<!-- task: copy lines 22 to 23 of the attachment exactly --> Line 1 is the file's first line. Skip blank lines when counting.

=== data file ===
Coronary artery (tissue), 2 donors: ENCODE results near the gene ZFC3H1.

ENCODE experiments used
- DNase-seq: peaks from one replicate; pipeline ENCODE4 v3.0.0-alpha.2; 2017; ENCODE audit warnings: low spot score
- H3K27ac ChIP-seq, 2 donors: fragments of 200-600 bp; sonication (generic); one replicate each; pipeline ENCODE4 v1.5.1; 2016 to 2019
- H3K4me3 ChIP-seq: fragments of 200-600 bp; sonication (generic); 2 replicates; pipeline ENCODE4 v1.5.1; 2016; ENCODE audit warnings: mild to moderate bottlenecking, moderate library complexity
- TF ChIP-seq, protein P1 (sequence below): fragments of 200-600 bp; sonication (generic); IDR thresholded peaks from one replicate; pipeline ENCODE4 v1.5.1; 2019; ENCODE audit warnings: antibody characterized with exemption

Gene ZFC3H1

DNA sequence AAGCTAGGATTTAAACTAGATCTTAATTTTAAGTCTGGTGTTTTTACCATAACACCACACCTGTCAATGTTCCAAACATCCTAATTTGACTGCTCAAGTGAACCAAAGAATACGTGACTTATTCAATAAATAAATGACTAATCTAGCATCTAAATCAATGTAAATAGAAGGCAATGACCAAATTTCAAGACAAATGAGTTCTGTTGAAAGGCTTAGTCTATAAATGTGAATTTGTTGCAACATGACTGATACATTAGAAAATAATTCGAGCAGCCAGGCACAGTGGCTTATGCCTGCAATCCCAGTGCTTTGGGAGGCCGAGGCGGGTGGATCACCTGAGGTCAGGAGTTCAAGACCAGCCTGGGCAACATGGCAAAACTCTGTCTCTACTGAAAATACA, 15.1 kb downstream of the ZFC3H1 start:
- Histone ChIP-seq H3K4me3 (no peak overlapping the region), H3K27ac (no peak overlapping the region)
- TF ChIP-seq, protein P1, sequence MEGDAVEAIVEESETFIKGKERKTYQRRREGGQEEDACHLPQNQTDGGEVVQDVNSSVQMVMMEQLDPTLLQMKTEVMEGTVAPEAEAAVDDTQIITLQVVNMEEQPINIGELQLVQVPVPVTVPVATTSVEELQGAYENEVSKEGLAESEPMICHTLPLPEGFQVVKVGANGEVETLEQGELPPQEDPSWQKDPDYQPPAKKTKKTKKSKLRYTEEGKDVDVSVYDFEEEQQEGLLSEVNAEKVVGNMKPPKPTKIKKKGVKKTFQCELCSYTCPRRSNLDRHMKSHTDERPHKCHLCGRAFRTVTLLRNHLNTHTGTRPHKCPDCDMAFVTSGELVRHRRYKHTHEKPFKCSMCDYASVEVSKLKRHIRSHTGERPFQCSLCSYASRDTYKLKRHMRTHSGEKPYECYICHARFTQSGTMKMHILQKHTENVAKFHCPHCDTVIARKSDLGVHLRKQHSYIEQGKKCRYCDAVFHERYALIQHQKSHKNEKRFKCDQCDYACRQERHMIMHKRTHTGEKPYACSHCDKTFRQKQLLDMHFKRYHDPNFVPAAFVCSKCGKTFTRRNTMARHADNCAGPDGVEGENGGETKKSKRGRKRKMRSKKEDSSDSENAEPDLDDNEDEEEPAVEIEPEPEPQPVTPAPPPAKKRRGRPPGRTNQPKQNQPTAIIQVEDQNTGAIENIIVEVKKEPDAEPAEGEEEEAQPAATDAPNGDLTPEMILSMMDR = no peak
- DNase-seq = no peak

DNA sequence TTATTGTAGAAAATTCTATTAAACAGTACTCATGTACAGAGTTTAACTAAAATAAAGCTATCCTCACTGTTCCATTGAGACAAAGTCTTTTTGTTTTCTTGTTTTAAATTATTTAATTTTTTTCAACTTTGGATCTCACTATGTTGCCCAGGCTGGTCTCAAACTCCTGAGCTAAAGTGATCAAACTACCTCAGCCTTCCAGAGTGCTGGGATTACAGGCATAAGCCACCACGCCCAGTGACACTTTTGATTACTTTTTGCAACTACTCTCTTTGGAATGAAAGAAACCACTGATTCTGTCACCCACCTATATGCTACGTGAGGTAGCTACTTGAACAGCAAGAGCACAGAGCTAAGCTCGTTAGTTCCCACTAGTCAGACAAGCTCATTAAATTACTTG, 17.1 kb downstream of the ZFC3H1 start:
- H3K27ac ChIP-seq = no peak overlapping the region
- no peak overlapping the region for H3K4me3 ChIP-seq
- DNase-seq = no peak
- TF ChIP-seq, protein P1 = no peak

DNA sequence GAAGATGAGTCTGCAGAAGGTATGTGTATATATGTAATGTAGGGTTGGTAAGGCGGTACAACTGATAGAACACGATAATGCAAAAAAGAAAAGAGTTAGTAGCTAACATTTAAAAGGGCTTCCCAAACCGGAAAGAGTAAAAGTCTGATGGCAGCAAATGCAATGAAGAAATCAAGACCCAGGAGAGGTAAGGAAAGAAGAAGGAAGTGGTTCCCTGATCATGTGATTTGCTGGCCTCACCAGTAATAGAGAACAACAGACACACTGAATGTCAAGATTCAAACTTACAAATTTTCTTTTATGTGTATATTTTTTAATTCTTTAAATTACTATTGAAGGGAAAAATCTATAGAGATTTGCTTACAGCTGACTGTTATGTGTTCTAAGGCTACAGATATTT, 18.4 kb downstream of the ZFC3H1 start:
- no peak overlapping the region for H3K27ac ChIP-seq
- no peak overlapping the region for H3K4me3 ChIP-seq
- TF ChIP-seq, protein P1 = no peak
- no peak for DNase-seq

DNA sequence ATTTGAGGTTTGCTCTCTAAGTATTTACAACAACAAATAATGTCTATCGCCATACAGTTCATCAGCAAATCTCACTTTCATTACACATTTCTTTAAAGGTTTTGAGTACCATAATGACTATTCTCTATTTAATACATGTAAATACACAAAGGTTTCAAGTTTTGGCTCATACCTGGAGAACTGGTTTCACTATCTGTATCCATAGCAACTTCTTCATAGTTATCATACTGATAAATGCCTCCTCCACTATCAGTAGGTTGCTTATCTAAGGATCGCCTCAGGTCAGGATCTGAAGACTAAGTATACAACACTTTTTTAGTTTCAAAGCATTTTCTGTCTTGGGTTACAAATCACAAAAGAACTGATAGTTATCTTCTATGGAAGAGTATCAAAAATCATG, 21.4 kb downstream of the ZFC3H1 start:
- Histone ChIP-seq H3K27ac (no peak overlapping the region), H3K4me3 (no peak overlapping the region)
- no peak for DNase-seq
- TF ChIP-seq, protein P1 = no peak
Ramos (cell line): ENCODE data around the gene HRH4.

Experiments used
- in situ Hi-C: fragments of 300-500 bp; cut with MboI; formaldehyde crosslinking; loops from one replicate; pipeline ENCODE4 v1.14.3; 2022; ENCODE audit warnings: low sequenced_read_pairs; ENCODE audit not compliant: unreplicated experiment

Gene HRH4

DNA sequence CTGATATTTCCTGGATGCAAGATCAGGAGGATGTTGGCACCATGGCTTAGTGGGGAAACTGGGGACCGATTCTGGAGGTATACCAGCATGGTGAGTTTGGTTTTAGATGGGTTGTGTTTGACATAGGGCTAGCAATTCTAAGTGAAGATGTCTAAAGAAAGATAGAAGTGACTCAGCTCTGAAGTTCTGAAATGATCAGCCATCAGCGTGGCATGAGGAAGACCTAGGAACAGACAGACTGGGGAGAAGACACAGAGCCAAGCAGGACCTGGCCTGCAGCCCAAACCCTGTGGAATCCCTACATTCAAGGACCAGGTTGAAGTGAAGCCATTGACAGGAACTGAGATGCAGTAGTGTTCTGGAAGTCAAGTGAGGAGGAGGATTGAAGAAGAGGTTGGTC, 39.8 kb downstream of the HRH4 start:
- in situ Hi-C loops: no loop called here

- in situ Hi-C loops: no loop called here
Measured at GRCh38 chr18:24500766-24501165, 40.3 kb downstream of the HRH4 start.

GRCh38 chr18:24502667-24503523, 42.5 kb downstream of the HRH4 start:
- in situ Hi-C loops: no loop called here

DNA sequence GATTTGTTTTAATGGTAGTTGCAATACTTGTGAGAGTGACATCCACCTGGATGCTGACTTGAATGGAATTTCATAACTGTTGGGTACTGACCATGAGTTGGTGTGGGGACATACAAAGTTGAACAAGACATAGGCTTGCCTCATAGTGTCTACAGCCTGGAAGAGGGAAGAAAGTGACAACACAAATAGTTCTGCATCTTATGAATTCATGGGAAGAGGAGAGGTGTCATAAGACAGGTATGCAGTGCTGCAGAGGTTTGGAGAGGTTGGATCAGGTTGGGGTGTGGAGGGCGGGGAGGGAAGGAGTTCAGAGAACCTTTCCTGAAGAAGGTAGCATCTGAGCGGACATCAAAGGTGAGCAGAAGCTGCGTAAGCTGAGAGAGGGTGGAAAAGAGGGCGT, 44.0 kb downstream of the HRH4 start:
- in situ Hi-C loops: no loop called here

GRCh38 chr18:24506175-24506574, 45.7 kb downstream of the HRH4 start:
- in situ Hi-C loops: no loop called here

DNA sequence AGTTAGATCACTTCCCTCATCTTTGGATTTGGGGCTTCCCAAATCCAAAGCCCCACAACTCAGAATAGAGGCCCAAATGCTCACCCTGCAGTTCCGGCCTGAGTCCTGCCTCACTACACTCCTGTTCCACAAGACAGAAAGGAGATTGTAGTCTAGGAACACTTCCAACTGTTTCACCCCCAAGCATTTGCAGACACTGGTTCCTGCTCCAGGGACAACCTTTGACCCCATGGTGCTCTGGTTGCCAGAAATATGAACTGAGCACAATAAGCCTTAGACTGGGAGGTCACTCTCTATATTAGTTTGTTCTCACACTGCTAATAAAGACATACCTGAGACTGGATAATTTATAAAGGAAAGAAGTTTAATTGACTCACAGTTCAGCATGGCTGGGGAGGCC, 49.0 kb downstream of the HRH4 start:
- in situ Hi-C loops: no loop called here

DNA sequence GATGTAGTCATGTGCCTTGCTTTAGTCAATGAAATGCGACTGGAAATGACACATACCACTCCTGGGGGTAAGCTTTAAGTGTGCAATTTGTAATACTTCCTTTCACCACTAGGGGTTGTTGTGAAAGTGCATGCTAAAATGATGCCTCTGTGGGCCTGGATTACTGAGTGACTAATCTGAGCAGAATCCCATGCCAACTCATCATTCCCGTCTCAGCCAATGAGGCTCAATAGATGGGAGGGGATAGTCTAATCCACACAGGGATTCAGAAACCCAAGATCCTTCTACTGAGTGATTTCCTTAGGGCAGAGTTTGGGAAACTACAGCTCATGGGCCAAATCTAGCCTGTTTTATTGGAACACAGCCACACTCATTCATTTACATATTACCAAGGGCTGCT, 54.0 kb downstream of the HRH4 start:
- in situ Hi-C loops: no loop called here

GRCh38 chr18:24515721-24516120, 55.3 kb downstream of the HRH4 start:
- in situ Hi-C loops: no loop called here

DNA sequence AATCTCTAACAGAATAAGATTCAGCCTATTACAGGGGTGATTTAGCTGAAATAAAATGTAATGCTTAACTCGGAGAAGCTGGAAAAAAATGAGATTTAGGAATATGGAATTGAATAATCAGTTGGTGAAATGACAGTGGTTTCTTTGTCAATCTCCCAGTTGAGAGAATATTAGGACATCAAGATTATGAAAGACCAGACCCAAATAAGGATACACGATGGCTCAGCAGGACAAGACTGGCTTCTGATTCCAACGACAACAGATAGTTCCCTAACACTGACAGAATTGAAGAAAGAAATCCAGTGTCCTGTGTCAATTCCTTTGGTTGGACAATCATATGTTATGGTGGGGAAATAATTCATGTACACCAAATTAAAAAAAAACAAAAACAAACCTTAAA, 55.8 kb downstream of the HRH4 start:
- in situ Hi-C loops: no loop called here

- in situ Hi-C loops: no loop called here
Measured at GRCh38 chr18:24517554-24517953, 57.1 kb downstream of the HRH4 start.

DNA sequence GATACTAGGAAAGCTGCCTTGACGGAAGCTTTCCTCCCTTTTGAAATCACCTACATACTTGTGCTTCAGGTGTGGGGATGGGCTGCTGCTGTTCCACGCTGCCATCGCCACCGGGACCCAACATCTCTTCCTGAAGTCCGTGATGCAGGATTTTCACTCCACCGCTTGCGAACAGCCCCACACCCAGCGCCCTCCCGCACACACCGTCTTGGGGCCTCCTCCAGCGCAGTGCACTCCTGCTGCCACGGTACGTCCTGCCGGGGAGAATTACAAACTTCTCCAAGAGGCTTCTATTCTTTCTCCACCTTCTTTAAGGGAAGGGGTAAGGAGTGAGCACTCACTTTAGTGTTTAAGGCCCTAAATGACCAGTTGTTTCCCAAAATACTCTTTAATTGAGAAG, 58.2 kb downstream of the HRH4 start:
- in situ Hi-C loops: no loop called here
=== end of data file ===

DNA sequence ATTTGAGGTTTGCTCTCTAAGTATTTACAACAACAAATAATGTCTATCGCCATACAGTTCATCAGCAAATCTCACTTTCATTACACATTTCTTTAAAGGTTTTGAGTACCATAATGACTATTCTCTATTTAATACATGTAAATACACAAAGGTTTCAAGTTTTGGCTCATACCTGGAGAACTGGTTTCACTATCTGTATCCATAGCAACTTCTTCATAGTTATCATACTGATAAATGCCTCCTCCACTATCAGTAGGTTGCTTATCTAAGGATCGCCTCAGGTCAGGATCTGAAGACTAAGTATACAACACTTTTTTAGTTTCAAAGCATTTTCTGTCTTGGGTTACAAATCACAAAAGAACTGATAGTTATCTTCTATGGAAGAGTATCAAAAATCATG, 21.4 kb downstream of the ZFC3H1 start:
- Histone ChIP-seq H3K27ac (no peak overlapping the region), H3K4me3 (no peak overlapping the region)